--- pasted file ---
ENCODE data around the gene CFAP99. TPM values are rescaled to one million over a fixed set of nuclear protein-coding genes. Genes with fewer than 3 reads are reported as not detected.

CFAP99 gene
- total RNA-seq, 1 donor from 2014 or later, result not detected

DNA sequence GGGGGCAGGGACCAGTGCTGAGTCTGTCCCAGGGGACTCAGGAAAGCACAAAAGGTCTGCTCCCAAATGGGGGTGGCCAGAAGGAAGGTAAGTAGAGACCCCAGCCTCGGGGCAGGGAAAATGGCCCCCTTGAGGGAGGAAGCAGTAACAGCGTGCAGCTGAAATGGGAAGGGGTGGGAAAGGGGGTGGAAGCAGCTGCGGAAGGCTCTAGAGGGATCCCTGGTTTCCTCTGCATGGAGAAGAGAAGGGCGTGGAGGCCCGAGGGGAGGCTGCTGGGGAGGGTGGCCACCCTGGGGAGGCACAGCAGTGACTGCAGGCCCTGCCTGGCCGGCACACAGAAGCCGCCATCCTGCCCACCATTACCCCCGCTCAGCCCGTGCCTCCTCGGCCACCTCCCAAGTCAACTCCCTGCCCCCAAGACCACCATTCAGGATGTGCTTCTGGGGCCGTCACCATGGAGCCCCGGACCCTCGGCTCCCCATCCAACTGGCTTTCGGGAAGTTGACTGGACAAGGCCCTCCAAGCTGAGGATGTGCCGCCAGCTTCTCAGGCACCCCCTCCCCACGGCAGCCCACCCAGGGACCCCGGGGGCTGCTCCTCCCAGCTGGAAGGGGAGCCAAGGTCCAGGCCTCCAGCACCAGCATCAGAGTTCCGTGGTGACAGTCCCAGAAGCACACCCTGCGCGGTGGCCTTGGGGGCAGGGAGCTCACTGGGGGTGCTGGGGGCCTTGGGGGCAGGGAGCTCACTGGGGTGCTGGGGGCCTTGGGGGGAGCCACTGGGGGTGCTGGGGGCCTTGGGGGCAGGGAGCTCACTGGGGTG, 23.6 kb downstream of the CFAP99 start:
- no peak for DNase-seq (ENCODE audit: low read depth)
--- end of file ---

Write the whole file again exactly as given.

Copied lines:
ENCODE data around the gene CFAP99. TPM values are rescaled to one million over a fixed set of nuclear protein-coding genes. Genes with fewer than 3 reads are reported as not detected.

CFAP99 gene
- total RNA-seq, 1 donor from 2014 or later, result not detected

DNA sequence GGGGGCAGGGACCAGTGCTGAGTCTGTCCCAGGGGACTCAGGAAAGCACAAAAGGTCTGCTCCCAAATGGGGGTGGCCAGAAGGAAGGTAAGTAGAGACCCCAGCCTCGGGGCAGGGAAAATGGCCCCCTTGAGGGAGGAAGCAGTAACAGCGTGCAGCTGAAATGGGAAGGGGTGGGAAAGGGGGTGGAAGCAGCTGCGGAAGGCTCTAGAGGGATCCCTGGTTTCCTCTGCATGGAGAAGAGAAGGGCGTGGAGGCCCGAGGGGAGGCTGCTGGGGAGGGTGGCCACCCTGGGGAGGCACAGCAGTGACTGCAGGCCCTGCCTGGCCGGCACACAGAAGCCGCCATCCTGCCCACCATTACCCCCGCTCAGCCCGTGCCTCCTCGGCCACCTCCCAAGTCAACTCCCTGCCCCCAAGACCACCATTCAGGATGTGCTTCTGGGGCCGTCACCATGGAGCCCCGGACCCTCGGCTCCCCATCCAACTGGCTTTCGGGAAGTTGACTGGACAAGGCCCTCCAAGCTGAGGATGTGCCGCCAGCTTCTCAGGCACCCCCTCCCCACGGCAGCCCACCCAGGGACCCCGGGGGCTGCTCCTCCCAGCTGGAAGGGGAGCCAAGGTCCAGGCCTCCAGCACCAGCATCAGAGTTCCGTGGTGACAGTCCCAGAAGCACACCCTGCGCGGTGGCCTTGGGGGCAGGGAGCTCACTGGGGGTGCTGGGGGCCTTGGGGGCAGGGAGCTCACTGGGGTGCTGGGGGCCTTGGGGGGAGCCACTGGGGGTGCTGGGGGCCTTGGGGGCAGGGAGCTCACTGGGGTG, 23.6 kb downstream of the CFAP99 start:
- no peak for DNase-seq (ENCODE audit: low read depth)